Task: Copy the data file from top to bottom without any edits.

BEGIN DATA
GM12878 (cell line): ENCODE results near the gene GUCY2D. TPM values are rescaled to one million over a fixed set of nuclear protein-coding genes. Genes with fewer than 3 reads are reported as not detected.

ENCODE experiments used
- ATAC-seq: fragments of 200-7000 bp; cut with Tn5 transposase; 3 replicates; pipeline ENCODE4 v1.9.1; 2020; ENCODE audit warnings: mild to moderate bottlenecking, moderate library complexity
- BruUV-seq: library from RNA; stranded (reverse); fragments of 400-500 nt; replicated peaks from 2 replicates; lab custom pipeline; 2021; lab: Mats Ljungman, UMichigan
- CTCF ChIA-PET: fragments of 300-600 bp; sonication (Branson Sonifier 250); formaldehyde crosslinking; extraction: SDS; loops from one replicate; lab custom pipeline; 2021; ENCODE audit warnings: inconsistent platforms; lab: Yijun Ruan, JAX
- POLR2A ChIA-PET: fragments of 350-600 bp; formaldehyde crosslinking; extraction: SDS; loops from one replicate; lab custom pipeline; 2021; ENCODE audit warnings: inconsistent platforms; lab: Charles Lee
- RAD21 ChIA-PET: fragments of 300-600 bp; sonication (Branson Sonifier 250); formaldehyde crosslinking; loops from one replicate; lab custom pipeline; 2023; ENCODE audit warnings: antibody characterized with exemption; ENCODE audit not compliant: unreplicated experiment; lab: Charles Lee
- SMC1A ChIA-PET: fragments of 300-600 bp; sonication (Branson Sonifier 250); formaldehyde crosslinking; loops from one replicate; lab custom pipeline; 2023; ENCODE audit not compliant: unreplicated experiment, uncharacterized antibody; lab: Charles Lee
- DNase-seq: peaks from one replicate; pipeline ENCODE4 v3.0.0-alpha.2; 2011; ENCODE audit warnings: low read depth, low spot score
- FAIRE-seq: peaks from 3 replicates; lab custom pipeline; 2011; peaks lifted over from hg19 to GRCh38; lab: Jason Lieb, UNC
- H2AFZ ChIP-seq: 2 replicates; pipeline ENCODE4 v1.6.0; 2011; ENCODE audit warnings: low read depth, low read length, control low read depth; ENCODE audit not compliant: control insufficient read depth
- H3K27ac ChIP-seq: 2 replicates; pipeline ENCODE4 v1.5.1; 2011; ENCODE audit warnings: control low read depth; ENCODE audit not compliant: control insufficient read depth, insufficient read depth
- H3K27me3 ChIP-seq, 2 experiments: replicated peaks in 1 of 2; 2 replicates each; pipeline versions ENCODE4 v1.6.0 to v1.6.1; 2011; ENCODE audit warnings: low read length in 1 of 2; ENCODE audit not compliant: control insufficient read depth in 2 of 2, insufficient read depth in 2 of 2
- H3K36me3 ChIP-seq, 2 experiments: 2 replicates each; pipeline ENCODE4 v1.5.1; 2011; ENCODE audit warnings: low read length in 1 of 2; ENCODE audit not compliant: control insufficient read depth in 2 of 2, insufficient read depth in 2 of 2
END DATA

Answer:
GM12878 (cell line): ENCODE results near the gene GUCY2D. TPM values are rescaled to one million over a fixed set of nuclear protein-coding genes. Genes with fewer than 3 reads are reported as not detected.

ENCODE experiments used
- ATAC-seq: fragments of 200-7000 bp; cut with Tn5 transposase; 3 replicates; pipeline ENCODE4 v1.9.1; 2020; ENCODE audit warnings: mild to moderate bottlenecking, moderate library complexity
- BruUV-seq: library from RNA; stranded (reverse); fragments of 400-500 nt; replicated peaks from 2 replicates; lab custom pipeline; 2021; lab: Mats Ljungman, UMichigan
- CTCF ChIA-PET: fragments of 300-600 bp; sonication (Branson Sonifier 250); formaldehyde crosslinking; extraction: SDS; loops from one replicate; lab custom pipeline; 2021; ENCODE audit warnings: inconsistent platforms; lab: Yijun Ruan, JAX
- POLR2A ChIA-PET: fragments of 350-600 bp; formaldehyde crosslinking; extraction: SDS; loops from one replicate; lab custom pipeline; 2021; ENCODE audit warnings: inconsistent platforms; lab: Charles Lee
- RAD21 ChIA-PET: fragments of 300-600 bp; sonication (Branson Sonifier 250); formaldehyde crosslinking; loops from one replicate; lab custom pipeline; 2023; ENCODE audit warnings: antibody characterized with exemption; ENCODE audit not compliant: unreplicated experiment; lab: Charles Lee
- SMC1A ChIA-PET: fragments of 300-600 bp; sonication (Branson Sonifier 250); formaldehyde crosslinking; loops from one replicate; lab custom pipeline; 2023; ENCODE audit not compliant: unreplicated experiment, uncharacterized antibody; lab: Charles Lee
- DNase-seq: peaks from one replicate; pipeline ENCODE4 v3.0.0-alpha.2; 2011; ENCODE audit warnings: low read depth, low spot score
- FAIRE-seq: peaks from 3 replicates; lab custom pipeline; 2011; peaks lifted over from hg19 to GRCh38; lab: Jason Lieb, UNC
- H2AFZ ChIP-seq: 2 replicates; pipeline ENCODE4 v1.6.0; 2011; ENCODE audit warnings: low read depth, low read length, control low read depth; ENCODE audit not compliant: control insufficient read depth
- H3K27ac ChIP-seq: 2 replicates; pipeline ENCODE4 v1.5.1; 2011; ENCODE audit warnings: control low read depth; ENCODE audit not compliant: control insufficient read depth, insufficient read depth
- H3K27me3 ChIP-seq, 2 experiments: replicated peaks in 1 of 2; 2 replicates each; pipeline versions ENCODE4 v1.6.0 to v1.6.1; 2011; ENCODE audit warnings: low read length in 1 of 2; ENCODE audit not compliant: control insufficient read depth in 2 of 2, insufficient read depth in 2 of 2
- H3K36me3 ChIP-seq, 2 experiments: 2 replicates each; pipeline ENCODE4 v1.5.1; 2011; ENCODE audit warnings: low read length in 1 of 2; ENCODE audit not compliant: control insufficient read depth in 2 of 2, insufficient read depth in 2 of 2